Minutes later, the officer ordered all inmates out of the room, except for Scott and three others. Two of the inmates -- Donte Smith, 24, and another man -- allegedly threw a sheet over Scott's head, and someone stabbed him in the head and body, the charging documents state. Smith has been charged in the stabbing with attempted murder, but it was not clear last night whether the other man has been charged.
After Smith and the other man left the area, charging documents state, the officer did not seek medical attention for Scott and instead ordered the bloodied inmate back into his cell. A captain who had been investigating an unrelated stabbing down the hall was conducting a security check when he discovered the bleeding inmate, charging documents state.
Scott was taken by ambulance to Maryland Shock Trauma Center in Baltimore, where he was treated for stab wounds to his back, side and head, and a collapsed lung, the documents state.
Lawrence, who was denied bail yesterday, is being held at the Baltimore City Detention Center, according to court records and internal correctional records. Court records show that Lawrence was charged May 22 with smuggling alcohol into an unspecified correctional facility in Baltimore.
Lawrence has been fired from his job, according to Mark Vernarelli, a public safety department spokesman.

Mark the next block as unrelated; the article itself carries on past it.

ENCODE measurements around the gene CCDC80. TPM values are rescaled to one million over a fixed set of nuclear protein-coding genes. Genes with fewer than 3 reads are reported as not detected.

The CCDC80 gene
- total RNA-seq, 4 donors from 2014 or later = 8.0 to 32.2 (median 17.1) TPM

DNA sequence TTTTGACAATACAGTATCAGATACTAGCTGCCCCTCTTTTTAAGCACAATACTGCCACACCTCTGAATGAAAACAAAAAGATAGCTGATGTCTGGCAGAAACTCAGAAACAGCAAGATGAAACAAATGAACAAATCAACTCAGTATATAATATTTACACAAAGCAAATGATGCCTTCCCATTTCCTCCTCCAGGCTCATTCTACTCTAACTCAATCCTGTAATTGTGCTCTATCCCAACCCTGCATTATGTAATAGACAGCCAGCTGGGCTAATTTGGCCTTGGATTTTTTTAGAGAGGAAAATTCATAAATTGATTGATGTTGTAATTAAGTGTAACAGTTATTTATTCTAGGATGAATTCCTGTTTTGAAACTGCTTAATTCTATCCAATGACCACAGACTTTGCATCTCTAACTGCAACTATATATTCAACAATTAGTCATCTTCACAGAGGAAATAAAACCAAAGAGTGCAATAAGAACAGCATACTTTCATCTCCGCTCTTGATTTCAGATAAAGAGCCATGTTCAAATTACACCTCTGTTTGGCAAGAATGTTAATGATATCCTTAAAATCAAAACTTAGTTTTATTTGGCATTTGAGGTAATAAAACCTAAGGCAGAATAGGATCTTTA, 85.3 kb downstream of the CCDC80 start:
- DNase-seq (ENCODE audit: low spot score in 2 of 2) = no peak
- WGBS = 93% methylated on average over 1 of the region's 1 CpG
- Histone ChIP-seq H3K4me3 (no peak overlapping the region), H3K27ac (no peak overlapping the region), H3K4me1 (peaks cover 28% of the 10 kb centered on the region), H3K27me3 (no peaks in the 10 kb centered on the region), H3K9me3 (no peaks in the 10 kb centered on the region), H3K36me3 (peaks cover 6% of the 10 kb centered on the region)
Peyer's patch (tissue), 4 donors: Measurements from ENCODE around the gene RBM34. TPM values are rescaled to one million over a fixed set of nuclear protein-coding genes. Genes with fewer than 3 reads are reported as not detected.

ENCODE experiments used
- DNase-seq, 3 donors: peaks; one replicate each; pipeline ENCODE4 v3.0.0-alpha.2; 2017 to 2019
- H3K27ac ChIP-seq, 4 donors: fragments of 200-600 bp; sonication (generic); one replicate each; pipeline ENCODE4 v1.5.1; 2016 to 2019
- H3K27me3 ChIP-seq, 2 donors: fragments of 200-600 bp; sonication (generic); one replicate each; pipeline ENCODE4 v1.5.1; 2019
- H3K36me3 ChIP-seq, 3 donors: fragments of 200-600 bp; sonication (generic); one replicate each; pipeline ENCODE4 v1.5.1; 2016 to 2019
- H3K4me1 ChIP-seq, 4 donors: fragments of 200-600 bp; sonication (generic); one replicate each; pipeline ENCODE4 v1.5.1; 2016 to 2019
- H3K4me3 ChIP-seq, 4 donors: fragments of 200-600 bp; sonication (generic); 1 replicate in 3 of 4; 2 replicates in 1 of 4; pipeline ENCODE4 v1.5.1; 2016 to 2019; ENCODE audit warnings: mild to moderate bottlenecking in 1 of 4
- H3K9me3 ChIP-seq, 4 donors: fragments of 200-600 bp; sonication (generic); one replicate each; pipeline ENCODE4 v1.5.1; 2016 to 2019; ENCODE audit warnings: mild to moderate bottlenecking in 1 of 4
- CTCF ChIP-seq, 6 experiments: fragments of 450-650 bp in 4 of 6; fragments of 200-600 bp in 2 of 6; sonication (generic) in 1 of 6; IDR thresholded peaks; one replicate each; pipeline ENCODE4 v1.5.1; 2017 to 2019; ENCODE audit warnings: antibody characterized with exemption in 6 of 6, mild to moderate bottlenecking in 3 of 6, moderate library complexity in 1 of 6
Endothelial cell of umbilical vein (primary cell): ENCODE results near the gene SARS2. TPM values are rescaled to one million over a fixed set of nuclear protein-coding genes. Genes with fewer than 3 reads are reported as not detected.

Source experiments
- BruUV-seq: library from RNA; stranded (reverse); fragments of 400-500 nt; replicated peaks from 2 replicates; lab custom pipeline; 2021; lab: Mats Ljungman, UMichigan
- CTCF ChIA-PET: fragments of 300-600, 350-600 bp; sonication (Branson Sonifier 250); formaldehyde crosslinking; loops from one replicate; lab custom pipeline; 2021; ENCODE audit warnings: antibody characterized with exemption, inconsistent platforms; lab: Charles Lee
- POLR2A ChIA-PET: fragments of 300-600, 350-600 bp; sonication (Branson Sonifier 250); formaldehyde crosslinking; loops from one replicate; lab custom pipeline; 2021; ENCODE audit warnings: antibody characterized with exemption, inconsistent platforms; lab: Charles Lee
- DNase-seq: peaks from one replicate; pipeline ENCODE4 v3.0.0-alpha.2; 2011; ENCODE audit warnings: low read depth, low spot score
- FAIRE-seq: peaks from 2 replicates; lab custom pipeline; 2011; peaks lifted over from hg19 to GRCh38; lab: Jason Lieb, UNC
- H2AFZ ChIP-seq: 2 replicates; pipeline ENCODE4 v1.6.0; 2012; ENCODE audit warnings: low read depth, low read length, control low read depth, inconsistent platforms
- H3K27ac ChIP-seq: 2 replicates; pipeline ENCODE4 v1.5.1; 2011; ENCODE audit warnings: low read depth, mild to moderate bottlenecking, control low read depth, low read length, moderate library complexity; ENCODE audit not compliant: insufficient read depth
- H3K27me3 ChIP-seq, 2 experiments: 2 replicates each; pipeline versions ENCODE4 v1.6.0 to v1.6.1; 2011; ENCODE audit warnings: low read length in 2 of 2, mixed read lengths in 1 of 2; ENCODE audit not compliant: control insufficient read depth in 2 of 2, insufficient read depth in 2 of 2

Vernarelli said that Scott was treated for his injuries and was returned to an undisclosed correctional facility.
Scott's stabbing occurred three days before another, more publicized incident at the adjacent Central Booking and Intake Center on Madison Street, where people who have been arrested are brought for processing.
On May 14, the 51-year-old Smoot got into an altercation with several correctional officers after he refused to return to his cell, and a melee ensued.
Two correctional officers who witnessed the fatal beating told investigators that Smoot started the brawl by assaulting an officer and was stomped, kicked and punched in retaliation, according to accounts received by The Sun. But A. Dwight Pettit, an attorney who represents one of Smoot's daughters, said he has interviewed inmate witnesses who said that Smoot never struck an officer and was simply seeking permission to take a walk.